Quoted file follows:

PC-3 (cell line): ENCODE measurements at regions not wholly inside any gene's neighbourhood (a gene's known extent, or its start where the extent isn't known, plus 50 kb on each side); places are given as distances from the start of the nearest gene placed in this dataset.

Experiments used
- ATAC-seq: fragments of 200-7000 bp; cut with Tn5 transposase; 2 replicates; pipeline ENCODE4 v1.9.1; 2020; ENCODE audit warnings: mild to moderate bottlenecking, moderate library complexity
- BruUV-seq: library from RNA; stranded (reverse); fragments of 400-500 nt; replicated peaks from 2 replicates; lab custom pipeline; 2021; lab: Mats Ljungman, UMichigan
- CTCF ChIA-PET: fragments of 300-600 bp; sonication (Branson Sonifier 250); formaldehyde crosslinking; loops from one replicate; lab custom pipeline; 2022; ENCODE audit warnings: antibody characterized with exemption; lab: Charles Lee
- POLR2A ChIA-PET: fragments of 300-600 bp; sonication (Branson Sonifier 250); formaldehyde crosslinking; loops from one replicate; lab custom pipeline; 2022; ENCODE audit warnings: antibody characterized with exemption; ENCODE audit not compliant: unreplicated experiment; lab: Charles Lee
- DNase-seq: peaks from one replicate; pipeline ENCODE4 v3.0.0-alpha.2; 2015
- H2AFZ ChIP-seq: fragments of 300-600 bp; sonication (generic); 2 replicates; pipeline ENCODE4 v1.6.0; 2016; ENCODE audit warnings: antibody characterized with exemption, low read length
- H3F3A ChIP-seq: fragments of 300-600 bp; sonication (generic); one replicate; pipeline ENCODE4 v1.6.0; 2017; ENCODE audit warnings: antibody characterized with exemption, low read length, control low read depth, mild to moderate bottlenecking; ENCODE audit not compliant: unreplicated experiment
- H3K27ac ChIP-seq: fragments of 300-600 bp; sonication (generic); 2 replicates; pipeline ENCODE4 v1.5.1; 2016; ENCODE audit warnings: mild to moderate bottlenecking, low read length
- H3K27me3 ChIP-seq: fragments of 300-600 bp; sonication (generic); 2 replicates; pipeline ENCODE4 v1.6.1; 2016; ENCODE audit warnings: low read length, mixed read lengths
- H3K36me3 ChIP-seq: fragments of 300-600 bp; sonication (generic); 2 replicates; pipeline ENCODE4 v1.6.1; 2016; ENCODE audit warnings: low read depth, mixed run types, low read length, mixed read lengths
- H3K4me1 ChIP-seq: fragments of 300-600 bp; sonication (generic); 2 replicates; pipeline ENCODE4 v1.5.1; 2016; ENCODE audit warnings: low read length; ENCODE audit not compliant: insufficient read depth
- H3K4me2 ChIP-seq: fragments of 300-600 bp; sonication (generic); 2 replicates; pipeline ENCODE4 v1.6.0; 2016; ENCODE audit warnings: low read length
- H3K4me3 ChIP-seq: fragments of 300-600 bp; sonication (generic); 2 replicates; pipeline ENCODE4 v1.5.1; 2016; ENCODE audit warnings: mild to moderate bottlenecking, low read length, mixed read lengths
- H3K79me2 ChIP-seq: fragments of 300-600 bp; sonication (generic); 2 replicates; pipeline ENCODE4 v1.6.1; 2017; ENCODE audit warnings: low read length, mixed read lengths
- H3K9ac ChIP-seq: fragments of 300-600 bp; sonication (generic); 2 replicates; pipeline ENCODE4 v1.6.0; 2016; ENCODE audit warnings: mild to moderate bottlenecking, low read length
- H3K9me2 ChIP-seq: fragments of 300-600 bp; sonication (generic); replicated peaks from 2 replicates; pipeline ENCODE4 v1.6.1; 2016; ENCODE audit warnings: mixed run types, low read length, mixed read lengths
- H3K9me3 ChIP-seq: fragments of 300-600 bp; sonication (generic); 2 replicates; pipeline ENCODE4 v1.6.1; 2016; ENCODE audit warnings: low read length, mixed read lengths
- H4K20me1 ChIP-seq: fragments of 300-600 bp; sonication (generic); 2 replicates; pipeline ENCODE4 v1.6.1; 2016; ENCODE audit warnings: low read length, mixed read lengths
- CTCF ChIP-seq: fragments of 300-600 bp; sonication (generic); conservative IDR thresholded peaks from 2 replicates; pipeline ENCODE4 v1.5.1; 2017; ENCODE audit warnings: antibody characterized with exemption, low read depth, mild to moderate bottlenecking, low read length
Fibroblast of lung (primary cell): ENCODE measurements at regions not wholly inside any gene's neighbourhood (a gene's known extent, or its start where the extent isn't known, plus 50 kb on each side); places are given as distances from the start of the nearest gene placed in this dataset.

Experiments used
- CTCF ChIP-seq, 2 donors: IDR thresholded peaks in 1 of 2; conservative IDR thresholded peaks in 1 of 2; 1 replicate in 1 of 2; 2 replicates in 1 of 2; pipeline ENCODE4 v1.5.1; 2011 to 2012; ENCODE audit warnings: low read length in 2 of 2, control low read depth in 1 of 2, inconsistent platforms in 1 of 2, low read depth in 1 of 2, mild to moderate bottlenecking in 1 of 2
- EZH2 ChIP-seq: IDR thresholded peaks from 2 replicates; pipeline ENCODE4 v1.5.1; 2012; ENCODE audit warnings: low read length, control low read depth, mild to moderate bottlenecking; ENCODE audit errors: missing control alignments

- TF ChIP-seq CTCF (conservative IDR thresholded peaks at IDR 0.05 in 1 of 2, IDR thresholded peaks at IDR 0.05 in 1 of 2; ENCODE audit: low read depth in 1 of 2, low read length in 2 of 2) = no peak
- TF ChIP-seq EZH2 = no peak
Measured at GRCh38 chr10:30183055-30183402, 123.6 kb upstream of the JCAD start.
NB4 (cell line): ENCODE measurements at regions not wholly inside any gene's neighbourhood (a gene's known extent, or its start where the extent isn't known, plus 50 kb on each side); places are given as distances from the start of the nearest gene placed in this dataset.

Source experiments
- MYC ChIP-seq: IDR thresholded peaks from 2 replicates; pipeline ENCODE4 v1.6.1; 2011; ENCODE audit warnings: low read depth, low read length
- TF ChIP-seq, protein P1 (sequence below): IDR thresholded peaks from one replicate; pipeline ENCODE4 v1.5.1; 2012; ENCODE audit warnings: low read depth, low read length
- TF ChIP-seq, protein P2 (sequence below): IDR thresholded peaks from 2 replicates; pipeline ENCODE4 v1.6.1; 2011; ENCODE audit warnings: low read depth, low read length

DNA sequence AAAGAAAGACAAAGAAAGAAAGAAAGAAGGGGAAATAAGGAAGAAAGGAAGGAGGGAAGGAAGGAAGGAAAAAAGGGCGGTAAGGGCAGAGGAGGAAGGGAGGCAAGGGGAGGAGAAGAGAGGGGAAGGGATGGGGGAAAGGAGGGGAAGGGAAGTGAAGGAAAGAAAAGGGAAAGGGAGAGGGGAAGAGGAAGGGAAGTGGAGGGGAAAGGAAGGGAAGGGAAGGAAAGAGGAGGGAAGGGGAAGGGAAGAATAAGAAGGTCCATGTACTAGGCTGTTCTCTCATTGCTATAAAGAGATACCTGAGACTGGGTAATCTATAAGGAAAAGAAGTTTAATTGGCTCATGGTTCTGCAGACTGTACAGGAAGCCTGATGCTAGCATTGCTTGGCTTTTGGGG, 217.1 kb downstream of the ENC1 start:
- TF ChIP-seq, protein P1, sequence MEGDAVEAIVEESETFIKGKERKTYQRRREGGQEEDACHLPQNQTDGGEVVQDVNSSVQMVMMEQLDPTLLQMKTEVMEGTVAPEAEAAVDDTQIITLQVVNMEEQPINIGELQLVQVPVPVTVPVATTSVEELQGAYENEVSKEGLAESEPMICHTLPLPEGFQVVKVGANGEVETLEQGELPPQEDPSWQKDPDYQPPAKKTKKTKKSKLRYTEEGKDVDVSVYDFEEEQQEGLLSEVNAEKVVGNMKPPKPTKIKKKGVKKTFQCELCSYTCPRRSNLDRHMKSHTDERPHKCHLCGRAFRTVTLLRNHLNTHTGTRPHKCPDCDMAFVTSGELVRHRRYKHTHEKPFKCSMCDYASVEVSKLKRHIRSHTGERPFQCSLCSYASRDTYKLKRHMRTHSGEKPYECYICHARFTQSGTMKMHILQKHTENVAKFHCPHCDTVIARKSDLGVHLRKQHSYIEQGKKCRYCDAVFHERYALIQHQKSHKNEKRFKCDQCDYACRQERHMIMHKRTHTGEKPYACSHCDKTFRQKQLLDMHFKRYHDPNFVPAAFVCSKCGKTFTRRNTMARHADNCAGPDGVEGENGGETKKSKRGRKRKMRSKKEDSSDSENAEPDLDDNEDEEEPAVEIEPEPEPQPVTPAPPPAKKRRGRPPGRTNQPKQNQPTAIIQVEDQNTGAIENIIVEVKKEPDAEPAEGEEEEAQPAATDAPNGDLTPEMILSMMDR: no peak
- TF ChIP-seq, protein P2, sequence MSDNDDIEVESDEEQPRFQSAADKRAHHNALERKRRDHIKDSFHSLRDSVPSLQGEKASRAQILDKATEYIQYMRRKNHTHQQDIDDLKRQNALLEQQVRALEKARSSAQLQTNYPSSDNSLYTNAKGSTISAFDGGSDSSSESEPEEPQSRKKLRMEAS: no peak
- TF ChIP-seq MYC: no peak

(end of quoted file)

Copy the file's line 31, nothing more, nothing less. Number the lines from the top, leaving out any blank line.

- MYC ChIP-seq: IDR thresholded peaks from 2 replicates; pipeline ENCODE4 v1.6.1; 2011; ENCODE audit warnings: low read depth, low read length